The Plattsburgh State men’s hockey team continued its winning start to its season Friday with what, on paper, was an unexpected win.
The Cardinals defeated No. 2 SUNY Geneseo at the Ronald B. Stafford Ice Arena by a score of 3-2.
Scoring once in each period, PSUC (3-0-0, 3-0-0) built a 3-0 lead before Geneseo (3-1-1, 1-1-1), who entered the game with the nation’s joint-best power-play success rate, recorded two extra-man goals 33 seconds apart to make it a close score.
Overall, head coach Bob Emery was happy with what he saw out of his team.
“I thought we did a real good job of taking care of the front of our net tonight,” Emery said. “We did a good job of making sure they didn’t get a lot of second chances.”
The Cards, backed by the play of sophomore goaltender Jimmy Poreda, held on for the upset win, despite Geneseo’s 40-25 advantage in shots on goal in the game.
“The way the game is played now, your goalie has to give you a chance to win, and Jimmy did all of that tonight,” Emery said.
PSUC opened the scoring 11 minutes into the contest with a goal from senior center Cam Owens, assisted by sophomore right wing Rich McCartney.
Receiving the puck off a cross-ice pass in the neutral zone, Owens carried it to the hash marks before making a no-look backward pass to McCartney, who took a quick shot before Owens jabbed the rebound past Geneseo’s senior goaltender Devin McDonald.
“It was huge,” senior left wing Pat Egan said. “Coming out against Geneseo, we want to get on the board early.”
Minutes later, Owens connected on a pass that put McCartney one-on-one with McDonald, but the senior goaltender made the save to keep the score at 1-0 through one period.
The second period started with a bang, as an open-ice hit directly to Owens’ head sent the center sprawling to the ice two minutes into the frame. After Owens was helped off by trainers and teammates, the Cards went back to the power play.
Geneseo’s junior defenseman Tanner Salsberry was assessed a 5-minute major penalty on the play and ejected from the game. Three minutes into that power play, Egan found the back of the net with a shot through traffic to double PSUC’s lead.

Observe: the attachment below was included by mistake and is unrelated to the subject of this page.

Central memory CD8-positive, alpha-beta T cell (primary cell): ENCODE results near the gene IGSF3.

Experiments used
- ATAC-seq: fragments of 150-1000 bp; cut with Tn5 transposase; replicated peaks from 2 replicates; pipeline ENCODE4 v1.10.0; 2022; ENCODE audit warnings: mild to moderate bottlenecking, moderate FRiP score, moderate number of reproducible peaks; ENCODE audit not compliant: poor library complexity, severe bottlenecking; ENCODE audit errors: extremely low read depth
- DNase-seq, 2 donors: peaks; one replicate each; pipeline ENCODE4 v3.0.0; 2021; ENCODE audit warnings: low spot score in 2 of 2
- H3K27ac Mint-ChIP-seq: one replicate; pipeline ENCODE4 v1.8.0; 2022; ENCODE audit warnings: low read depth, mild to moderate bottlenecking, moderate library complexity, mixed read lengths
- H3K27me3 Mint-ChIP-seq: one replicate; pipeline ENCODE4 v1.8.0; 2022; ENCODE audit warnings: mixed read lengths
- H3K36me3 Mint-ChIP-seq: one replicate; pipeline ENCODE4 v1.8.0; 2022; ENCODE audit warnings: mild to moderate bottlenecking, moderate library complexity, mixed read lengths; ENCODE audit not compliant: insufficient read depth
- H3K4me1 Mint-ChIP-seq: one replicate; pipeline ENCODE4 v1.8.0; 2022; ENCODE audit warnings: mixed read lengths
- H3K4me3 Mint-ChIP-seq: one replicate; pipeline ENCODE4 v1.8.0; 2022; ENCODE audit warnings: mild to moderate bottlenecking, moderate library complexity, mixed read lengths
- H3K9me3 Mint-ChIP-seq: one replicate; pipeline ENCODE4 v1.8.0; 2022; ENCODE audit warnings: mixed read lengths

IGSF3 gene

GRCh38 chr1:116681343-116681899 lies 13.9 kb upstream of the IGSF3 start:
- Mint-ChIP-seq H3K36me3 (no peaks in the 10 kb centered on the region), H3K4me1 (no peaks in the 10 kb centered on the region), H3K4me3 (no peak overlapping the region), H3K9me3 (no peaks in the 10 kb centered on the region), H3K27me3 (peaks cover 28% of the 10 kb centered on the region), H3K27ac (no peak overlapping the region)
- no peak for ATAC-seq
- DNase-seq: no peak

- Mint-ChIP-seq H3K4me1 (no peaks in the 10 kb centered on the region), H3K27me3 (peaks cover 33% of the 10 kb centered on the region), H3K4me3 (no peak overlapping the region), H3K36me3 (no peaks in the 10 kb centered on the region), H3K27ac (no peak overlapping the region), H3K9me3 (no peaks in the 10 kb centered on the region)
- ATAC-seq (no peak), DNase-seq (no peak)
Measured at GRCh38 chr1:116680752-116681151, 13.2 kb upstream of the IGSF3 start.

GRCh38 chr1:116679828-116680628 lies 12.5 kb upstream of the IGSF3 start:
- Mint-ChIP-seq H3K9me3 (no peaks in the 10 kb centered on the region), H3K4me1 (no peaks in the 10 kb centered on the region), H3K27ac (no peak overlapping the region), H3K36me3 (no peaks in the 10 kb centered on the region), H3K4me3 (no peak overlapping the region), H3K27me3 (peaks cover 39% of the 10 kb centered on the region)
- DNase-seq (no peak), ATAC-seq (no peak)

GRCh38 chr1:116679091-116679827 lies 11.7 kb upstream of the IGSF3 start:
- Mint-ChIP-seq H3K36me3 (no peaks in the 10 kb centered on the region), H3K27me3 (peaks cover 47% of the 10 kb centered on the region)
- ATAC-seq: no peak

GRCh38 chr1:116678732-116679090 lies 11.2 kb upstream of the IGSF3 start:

“I think a lot of the guys on our team wanted to get that one a little bit extra because Cam got hurt; he’s a huge piece of our team,” Egan said.
Owens’ injury on the play was not clear, but Emery said Owens will not be playing tomorrow.
“Any time you get any type of head injury, you’re not playing the next day, no matter what it is,” Emery said.
The Cards extended their lead to three goals with five minutes remaining in the game when senior center Cole Stallard converted on Geneseo’s only other penalty.
That goal would prove the game-winner, as the Knights converted on back-to-back penalties by senior defensemen Jakob Engvall and junior defenseman Philip Middleton. The first of those goals, by junior right wing David Szmyd, was scored with a six-on-four advantage because Geneseo’s coaching staff had pulled McDonald.
“I was a little disappointed toward the end, taking some dumb penalties that got them back in the game,” Emery said. “But I give the guys a lot of credit for finding a way and getting it done.”
Poreda, who made 38 saves in his third consecutive win, was happy with his own play and that of the team in front of him, but saw room for improvement by everyone.
“I thought we played really well,” Poreda said. “That’s not our best game; I know we can do better, but we did enough to get a win.”
With PSUC already receiving votes in the national polls, taking down the No. 2 team in the nation might be enough to get the Cards into the top 15 for the first time since Nov. 6, 2017.
“We’re not far off, that’s for sure,” Poreda said.
To do that, PSUC will have to secure another victory Saturday. The Cards will host the College at Brockport (4-1-0, 2-1-0), with opening faceoff scheduled for 7 p.m.
“We’ll enjoy this one until midnight, and then tomorrow [we will] get up and get ready for the next game,” Emery said. “In Brockport, the coaching staff have done a really good job. There are no nights off in the SUNYAC.”
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